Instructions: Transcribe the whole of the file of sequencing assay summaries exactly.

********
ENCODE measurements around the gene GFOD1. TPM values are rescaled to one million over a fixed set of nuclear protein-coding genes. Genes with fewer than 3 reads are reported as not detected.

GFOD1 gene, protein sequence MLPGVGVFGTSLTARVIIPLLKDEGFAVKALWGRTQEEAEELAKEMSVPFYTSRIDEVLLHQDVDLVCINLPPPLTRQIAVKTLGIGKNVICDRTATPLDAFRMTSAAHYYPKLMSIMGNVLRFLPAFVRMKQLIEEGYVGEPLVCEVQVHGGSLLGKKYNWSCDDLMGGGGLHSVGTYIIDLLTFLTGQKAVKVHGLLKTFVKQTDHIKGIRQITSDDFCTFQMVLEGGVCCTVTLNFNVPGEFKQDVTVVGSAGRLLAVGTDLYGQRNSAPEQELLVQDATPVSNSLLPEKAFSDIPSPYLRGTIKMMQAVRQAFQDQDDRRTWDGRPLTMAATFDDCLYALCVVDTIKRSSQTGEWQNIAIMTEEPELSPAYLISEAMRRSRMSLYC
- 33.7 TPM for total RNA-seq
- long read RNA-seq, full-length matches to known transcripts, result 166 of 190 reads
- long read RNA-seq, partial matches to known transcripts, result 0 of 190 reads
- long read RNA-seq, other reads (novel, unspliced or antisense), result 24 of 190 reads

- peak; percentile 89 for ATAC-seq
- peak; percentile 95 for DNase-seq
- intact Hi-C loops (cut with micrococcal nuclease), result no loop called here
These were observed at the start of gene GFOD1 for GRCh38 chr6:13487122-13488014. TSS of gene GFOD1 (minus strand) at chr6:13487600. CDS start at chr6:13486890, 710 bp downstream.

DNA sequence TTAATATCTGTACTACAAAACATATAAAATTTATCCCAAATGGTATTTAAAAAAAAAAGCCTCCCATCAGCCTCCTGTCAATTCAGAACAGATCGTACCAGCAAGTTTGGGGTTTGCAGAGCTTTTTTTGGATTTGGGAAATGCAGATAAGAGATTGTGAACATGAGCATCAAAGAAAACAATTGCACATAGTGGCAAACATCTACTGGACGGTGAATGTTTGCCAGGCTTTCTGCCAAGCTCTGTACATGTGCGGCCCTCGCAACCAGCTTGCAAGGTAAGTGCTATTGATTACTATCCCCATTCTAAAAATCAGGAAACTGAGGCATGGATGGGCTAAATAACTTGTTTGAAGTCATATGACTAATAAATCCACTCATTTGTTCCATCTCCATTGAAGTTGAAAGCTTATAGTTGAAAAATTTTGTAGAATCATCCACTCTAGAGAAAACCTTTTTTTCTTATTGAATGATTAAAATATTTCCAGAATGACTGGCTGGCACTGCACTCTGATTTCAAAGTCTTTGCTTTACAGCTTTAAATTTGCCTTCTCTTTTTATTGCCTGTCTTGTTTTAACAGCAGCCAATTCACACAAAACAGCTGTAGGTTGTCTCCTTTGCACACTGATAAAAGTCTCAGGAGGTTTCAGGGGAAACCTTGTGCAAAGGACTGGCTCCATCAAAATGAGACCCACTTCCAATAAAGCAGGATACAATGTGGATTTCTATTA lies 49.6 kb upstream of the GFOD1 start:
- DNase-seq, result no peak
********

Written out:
ENCODE measurements around the gene GFOD1. TPM values are rescaled to one million over a fixed set of nuclear protein-coding genes. Genes with fewer than 3 reads are reported as not detected.

GFOD1 gene, protein sequence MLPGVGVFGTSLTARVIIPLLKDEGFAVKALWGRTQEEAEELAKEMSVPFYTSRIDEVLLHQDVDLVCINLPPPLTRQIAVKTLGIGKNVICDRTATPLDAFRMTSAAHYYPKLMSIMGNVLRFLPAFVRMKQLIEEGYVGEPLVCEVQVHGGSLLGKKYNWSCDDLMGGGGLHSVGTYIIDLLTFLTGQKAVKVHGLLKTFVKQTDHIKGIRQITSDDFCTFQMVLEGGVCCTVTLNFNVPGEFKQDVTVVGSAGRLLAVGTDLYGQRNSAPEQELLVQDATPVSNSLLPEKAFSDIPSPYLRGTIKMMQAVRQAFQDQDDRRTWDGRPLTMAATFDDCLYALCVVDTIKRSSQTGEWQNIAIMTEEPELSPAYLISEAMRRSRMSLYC
- 33.7 TPM for total RNA-seq
- long read RNA-seq, full-length matches to known transcripts, result 166 of 190 reads
- long read RNA-seq, partial matches to known transcripts, result 0 of 190 reads
- long read RNA-seq, other reads (novel, unspliced or antisense), result 24 of 190 reads

- peak; percentile 89 for ATAC-seq
- peak; percentile 95 for DNase-seq
- intact Hi-C loops (cut with micrococcal nuclease), result no loop called here
These were observed at the start of gene GFOD1 for GRCh38 chr6:13487122-13488014. TSS of gene GFOD1 (minus strand) at chr6:13487600. CDS start at chr6:13486890, 710 bp downstream.

DNA sequence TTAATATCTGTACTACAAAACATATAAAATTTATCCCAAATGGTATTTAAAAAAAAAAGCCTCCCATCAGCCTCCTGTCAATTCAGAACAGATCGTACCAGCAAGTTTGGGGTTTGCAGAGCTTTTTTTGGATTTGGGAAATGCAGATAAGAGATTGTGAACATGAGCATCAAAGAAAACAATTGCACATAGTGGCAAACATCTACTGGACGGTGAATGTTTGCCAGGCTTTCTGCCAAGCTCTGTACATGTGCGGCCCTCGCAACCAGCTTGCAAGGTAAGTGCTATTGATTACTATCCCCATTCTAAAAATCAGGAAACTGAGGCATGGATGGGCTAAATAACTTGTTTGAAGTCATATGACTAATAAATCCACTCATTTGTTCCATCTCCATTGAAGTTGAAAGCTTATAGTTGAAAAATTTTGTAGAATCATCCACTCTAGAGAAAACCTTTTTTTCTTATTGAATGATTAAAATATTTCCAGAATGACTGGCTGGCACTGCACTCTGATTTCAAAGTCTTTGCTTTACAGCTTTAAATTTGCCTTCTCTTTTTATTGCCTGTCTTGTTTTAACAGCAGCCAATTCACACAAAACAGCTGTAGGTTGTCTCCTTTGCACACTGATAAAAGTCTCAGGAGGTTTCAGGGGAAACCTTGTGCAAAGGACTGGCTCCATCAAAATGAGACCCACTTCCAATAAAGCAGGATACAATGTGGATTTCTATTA lies 49.6 kb upstream of the GFOD1 start:
- DNase-seq, result no peak